Employing a numerical general equilibrium model with multiple fuels, end-use sectors, heterogeneous households, and transport externalities, this paper examines three motives for differentiated carbon pricing in the context of Swiss climate policy: fiscal interactions with the existing tax code, non-CO2 related transport externalities, and social equity concerns. Interaction effects with mineral oil taxes reduce carbon taxes on motor fuels and transport externalities increase them. We show that the cost-effective overall carbon tax on motor fuels should be lower than the one on thermal fuels. This is found in spite of the fact that pre-existing taxes on motor fuels are well below our estimate of the transport externality per unit of transport fuel consumption. Differentiating taxes in favor of motor fuels yields only slightly more equitable incidence effects among households, suggesting that equity considerations play a minor role when designing differentiated carbon pricing policies.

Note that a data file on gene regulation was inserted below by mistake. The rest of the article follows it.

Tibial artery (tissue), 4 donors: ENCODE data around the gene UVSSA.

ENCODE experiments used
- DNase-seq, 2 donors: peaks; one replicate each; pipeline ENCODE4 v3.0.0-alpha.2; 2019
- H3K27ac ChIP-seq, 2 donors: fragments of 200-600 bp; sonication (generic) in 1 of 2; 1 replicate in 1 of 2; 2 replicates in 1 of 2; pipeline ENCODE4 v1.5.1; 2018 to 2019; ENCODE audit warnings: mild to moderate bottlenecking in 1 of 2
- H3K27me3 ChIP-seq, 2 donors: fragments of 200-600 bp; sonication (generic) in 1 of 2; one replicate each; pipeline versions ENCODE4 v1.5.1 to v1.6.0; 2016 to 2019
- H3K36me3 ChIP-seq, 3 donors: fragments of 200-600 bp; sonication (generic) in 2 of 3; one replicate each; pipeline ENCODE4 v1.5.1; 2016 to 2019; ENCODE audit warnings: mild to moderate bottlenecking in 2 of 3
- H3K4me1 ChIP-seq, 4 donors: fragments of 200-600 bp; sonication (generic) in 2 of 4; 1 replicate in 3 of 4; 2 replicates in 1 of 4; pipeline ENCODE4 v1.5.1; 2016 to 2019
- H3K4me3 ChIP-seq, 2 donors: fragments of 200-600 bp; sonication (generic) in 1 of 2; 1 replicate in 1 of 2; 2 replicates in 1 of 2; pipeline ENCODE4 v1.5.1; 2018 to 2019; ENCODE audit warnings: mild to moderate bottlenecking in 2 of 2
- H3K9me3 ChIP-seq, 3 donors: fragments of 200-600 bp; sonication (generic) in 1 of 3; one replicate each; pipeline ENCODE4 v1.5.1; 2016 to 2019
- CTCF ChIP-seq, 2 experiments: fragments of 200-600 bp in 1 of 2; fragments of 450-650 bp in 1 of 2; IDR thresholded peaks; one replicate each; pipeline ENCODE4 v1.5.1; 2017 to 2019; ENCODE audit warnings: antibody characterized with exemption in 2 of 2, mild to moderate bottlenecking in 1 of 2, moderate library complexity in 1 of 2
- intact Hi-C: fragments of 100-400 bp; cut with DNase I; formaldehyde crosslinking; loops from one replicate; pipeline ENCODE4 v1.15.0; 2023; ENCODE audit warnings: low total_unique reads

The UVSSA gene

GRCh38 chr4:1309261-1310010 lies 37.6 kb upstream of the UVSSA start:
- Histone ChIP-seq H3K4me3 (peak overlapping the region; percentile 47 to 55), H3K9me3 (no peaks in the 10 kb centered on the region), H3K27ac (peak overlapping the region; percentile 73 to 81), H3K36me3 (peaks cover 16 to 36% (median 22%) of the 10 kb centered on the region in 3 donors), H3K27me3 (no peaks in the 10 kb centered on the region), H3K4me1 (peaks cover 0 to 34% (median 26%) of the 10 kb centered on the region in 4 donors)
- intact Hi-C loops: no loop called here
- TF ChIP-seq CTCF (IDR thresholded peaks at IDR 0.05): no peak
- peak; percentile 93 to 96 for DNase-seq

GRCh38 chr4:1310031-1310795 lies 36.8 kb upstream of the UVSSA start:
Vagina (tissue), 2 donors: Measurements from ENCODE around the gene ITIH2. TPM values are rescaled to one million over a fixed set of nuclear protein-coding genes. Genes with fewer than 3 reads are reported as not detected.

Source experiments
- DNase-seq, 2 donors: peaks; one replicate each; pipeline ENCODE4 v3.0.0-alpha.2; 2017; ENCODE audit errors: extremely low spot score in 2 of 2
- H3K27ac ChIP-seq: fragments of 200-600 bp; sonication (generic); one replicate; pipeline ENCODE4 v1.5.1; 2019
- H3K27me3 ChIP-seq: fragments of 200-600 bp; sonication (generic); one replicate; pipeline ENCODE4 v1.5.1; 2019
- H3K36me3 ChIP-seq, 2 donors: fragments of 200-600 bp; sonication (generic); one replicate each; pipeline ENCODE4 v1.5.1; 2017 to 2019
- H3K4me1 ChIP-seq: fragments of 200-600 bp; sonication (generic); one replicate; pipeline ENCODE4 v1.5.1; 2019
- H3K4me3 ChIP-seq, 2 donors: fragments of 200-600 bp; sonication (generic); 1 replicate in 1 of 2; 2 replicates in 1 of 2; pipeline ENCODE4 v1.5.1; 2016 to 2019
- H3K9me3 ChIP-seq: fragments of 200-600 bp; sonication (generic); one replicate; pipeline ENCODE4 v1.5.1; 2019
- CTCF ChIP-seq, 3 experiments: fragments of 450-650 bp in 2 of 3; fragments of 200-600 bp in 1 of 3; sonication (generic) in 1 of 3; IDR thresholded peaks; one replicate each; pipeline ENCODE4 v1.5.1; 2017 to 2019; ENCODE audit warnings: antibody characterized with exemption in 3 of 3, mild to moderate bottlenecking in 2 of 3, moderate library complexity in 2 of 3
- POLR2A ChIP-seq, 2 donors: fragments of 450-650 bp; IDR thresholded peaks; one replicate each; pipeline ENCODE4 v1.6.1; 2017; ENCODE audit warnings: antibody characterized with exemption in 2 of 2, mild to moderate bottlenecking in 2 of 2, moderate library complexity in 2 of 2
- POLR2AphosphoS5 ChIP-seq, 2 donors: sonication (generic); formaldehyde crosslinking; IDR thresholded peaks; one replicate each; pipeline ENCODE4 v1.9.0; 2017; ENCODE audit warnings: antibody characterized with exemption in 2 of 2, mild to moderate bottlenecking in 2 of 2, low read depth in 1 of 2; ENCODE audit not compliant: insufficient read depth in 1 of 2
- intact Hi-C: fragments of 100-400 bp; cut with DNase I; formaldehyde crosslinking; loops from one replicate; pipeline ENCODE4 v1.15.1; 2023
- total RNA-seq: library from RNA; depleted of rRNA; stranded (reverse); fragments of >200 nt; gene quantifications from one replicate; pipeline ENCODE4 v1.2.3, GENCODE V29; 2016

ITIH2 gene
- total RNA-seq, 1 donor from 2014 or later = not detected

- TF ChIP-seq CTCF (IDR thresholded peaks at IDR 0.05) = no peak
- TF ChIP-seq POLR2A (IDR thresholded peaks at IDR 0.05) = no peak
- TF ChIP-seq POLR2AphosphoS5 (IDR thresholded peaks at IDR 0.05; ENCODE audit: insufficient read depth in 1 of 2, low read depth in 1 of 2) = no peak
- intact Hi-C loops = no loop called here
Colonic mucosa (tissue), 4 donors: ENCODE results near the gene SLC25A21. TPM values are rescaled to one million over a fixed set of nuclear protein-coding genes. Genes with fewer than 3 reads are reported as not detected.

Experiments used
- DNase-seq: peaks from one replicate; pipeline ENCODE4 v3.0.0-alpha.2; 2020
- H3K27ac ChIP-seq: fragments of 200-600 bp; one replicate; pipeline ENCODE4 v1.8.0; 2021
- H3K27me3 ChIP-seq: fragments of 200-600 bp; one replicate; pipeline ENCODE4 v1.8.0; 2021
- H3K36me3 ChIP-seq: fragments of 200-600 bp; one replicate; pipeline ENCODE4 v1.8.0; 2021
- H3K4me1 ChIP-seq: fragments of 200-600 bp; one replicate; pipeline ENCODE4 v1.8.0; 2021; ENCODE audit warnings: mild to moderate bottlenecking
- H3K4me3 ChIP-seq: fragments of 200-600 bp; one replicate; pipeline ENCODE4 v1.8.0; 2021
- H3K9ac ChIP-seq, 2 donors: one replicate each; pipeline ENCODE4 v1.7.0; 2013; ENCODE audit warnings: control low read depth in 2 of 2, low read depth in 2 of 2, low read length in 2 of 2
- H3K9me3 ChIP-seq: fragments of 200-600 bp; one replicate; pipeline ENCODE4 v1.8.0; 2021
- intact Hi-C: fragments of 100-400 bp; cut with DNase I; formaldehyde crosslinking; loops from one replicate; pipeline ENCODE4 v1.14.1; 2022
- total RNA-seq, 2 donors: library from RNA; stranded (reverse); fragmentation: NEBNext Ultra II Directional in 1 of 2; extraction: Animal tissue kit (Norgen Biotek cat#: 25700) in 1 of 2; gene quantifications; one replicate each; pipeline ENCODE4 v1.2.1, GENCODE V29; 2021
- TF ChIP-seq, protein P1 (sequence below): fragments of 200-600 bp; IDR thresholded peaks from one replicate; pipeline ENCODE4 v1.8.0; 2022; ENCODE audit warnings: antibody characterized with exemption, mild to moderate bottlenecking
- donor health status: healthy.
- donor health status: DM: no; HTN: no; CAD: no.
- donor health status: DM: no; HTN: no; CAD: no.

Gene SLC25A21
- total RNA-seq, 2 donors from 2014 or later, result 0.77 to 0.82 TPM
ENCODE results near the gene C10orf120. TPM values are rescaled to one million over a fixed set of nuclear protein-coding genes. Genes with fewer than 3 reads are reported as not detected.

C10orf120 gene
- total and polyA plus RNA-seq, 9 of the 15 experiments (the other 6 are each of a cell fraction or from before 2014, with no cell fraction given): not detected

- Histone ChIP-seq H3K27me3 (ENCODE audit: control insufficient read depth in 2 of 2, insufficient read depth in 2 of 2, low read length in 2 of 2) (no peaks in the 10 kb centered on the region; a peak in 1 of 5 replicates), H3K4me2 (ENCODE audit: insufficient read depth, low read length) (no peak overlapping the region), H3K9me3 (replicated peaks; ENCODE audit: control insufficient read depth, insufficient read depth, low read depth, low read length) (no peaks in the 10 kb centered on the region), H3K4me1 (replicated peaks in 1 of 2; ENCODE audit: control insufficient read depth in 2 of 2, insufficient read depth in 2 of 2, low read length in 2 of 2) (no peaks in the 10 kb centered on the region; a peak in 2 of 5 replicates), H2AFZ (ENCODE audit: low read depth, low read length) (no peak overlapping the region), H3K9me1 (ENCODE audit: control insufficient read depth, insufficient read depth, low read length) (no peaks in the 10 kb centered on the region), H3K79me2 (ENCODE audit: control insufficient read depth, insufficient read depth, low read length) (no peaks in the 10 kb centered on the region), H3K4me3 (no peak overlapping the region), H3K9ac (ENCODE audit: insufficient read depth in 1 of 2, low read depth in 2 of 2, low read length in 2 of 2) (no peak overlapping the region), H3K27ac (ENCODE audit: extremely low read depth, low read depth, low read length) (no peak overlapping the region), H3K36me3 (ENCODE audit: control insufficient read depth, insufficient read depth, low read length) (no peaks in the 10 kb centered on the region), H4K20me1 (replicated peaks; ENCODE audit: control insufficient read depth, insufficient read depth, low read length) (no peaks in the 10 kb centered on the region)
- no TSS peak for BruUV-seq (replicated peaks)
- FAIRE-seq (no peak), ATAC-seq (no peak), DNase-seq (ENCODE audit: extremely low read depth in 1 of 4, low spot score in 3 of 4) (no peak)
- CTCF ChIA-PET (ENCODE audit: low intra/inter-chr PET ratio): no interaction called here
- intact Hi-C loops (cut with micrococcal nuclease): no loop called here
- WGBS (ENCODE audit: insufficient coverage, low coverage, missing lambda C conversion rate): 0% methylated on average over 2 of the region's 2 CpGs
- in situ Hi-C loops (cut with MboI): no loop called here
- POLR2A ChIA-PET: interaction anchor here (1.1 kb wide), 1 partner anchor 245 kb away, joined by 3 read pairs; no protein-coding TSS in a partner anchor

Landis, Florian, Sebastian Rausch and Mirjam Kosch (2018), Differentiated Carbon Prices and the Economic Cost of Decarbonization, Environmental and Resource Economics 70, 483-516. Download


Landis, Florian
Rausch, Sebastian
Kosch, Mirjam


Differentiated carbon taxes, Decarbonization, Fiscal interactions, Transport externalities, Heterogeneous households